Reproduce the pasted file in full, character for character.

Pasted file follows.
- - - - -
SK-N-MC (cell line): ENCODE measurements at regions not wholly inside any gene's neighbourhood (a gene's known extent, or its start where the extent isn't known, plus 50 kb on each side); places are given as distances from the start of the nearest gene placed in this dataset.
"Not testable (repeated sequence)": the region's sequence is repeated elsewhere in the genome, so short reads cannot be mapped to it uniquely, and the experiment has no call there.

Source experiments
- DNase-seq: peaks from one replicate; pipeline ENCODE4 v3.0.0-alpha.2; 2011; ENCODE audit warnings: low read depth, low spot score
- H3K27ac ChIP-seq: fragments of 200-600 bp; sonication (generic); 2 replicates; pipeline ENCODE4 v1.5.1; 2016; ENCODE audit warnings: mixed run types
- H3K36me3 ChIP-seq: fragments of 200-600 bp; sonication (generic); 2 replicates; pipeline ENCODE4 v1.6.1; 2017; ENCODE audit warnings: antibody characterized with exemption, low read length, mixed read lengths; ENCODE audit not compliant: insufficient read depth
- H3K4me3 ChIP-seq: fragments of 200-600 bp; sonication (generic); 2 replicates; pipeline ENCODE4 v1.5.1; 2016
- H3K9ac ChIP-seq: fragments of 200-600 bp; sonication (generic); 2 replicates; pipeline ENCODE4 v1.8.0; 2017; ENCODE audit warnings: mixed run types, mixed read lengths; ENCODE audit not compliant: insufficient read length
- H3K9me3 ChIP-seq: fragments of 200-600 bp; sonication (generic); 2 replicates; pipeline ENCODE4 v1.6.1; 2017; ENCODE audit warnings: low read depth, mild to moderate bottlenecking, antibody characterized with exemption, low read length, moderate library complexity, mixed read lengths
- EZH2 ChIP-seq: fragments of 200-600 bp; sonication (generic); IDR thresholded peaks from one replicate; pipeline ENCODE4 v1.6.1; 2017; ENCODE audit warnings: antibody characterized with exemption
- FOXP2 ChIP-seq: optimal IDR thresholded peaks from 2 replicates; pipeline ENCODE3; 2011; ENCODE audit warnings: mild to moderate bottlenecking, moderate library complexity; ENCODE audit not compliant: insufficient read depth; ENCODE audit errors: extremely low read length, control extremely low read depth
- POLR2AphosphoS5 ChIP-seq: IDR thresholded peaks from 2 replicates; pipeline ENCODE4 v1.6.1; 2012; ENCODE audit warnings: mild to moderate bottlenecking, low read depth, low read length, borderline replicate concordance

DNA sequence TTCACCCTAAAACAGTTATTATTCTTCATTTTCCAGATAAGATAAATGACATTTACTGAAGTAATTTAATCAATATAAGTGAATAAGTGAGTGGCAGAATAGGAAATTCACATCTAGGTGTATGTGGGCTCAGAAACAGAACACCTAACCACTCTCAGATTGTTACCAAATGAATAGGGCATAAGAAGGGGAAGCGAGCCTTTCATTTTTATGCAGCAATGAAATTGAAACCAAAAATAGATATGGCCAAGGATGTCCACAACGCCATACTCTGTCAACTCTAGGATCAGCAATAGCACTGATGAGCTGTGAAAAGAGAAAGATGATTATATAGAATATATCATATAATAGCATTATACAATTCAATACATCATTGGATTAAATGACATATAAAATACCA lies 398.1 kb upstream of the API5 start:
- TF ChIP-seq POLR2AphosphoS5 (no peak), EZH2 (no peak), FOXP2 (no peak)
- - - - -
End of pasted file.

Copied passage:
SK-N-MC (cell line): ENCODE measurements at regions not wholly inside any gene's neighbourhood (a gene's known extent, or its start where the extent isn't known, plus 50 kb on each side); places are given as distances from the start of the nearest gene placed in this dataset.
"Not testable (repeated sequence)": the region's sequence is repeated elsewhere in the genome, so short reads cannot be mapped to it uniquely, and the experiment has no call there.

Source experiments
- DNase-seq: peaks from one replicate; pipeline ENCODE4 v3.0.0-alpha.2; 2011; ENCODE audit warnings: low read depth, low spot score
- H3K27ac ChIP-seq: fragments of 200-600 bp; sonication (generic); 2 replicates; pipeline ENCODE4 v1.5.1; 2016; ENCODE audit warnings: mixed run types
- H3K36me3 ChIP-seq: fragments of 200-600 bp; sonication (generic); 2 replicates; pipeline ENCODE4 v1.6.1; 2017; ENCODE audit warnings: antibody characterized with exemption, low read length, mixed read lengths; ENCODE audit not compliant: insufficient read depth
- H3K4me3 ChIP-seq: fragments of 200-600 bp; sonication (generic); 2 replicates; pipeline ENCODE4 v1.5.1; 2016
- H3K9ac ChIP-seq: fragments of 200-600 bp; sonication (generic); 2 replicates; pipeline ENCODE4 v1.8.0; 2017; ENCODE audit warnings: mixed run types, mixed read lengths; ENCODE audit not compliant: insufficient read length
- H3K9me3 ChIP-seq: fragments of 200-600 bp; sonication (generic); 2 replicates; pipeline ENCODE4 v1.6.1; 2017; ENCODE audit warnings: low read depth, mild to moderate bottlenecking, antibody characterized with exemption, low read length, moderate library complexity, mixed read lengths
- EZH2 ChIP-seq: fragments of 200-600 bp; sonication (generic); IDR thresholded peaks from one replicate; pipeline ENCODE4 v1.6.1; 2017; ENCODE audit warnings: antibody characterized with exemption
- FOXP2 ChIP-seq: optimal IDR thresholded peaks from 2 replicates; pipeline ENCODE3; 2011; ENCODE audit warnings: mild to moderate bottlenecking, moderate library complexity; ENCODE audit not compliant: insufficient read depth; ENCODE audit errors: extremely low read length, control extremely low read depth
- POLR2AphosphoS5 ChIP-seq: IDR thresholded peaks from 2 replicates; pipeline ENCODE4 v1.6.1; 2012; ENCODE audit warnings: mild to moderate bottlenecking, low read depth, low read length, borderline replicate concordance

DNA sequence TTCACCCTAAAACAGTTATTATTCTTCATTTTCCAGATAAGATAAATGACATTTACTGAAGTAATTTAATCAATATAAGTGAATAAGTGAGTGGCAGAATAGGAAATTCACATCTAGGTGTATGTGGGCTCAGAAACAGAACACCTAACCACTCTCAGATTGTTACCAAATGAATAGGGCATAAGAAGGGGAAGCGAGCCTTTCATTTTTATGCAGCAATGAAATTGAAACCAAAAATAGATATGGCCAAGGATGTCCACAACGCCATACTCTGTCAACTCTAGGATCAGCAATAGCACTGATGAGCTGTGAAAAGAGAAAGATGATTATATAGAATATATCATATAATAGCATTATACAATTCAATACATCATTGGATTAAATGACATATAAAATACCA lies 398.1 kb upstream of the API5 start:
- TF ChIP-seq POLR2AphosphoS5 (no peak), EZH2 (no peak), FOXP2 (no peak)